During Soviet Times, the small Caucasian Soviet Republic of Abkhazia was part of Soviet Georgia and Joseph Stalin's favourite holiday destination where he would hold court at one of his numerous dachas in the mountains overlooking the Black Sea. As the Soviet Union started to disintegrate in the early 1990s, Abkhazian separatists fought a short war with the Georgian army, wresting the territory from Georgian control and establishing a de facto independent state that, until this day, is only recognised by Russia, Nicaragua, Venezuela, Nauru and Tuvalu. Yet in recent years, especially since the Russo-Georgian war of 2008 which cemented the territory's breakaway from rump Georgia, Abkhazia has been experiencing somewhat of a mini boom with Russian tourists once again flocking to the sun-drenched beaches of this sub-tropical proto-state. Not only is the Abkhaz-Russian border a mere 35 kilometres from the popular Russian Black Sea town of Sochi, which is hosting the 2014 Winter Olympics. It also retains much of the Soviet era infrastructure that once made it one of the most desirable places for Soviet citizens to holiday and, with Russian being spoken everywhere, makes for a cheap and homely holiday environment for less profligate Russian tourists. Some 300,000 Russians are thought to holiday in Abkhazia every year. Abkhazians were given Russian passports following the 2008 war and Russians now travel visa and hassle free into Abkhazia. Despite this, however, the territory remains an isolated and impoverished outpost and relic of Soviet geopolitics. Any industry that used to function in Abkhazia has long ceased to operate and the average wage here is a mere GBP 42.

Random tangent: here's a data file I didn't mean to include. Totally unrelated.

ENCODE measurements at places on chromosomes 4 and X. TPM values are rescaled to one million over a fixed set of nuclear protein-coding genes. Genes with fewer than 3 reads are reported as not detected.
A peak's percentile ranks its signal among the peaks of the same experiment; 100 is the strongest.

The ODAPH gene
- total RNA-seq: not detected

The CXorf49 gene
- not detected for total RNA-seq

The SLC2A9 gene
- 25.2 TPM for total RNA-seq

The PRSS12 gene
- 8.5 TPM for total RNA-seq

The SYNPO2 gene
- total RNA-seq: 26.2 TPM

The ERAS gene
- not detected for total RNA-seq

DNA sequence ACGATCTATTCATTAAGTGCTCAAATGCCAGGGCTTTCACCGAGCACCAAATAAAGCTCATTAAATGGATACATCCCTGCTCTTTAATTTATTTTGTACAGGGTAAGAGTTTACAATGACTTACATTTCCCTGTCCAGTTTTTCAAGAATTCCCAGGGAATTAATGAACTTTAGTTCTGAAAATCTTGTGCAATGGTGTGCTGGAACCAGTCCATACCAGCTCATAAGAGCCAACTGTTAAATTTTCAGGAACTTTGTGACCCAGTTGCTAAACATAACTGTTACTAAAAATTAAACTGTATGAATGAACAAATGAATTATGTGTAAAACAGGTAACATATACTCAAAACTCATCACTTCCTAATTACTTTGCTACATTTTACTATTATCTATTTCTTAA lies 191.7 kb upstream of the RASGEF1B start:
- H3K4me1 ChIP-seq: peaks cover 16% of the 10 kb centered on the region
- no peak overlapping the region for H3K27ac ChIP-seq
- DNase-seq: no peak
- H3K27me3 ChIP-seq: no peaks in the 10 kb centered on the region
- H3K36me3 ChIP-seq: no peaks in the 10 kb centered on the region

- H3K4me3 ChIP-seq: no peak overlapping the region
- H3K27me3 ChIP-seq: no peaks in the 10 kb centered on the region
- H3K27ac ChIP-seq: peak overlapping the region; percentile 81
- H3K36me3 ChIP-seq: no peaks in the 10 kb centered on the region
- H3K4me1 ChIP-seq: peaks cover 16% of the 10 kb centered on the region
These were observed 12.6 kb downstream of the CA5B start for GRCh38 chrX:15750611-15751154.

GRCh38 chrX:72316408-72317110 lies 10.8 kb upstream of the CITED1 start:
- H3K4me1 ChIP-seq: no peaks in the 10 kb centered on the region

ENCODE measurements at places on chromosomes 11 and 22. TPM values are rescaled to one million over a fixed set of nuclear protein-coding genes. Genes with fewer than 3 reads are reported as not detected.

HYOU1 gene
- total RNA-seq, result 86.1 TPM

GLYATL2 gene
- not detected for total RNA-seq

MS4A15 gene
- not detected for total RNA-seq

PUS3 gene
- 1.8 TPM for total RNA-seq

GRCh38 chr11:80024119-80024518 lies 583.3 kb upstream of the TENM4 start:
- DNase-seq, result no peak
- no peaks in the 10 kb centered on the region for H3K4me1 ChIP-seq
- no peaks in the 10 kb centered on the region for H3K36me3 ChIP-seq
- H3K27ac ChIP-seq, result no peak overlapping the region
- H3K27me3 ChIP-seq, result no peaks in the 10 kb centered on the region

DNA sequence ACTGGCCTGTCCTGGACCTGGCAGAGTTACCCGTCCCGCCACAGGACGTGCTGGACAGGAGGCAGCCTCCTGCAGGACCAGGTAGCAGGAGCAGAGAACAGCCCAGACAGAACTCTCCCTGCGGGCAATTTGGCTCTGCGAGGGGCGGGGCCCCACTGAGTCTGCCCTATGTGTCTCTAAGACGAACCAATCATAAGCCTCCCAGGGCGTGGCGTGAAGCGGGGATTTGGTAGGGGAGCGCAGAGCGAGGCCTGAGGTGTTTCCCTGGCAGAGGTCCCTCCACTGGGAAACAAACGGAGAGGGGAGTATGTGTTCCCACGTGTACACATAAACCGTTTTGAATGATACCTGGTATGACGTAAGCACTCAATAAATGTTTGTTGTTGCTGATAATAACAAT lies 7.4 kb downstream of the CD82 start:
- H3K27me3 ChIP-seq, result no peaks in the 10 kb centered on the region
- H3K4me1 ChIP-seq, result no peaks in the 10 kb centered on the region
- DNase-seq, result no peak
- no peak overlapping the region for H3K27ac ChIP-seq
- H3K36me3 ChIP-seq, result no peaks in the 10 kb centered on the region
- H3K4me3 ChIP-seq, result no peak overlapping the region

Still, for many Russians this is the best they can hope for in terms of bargain holidays with affordable train rides taking 36 hours from Moscow to Sukhumi, the territory's crumbling and still war-scarred capital city. Petrut Calinescu spent a couple of summers in Abkhazia, soaking in the sun and atmosphere of this most unlikely holiday resort on the Black Sea.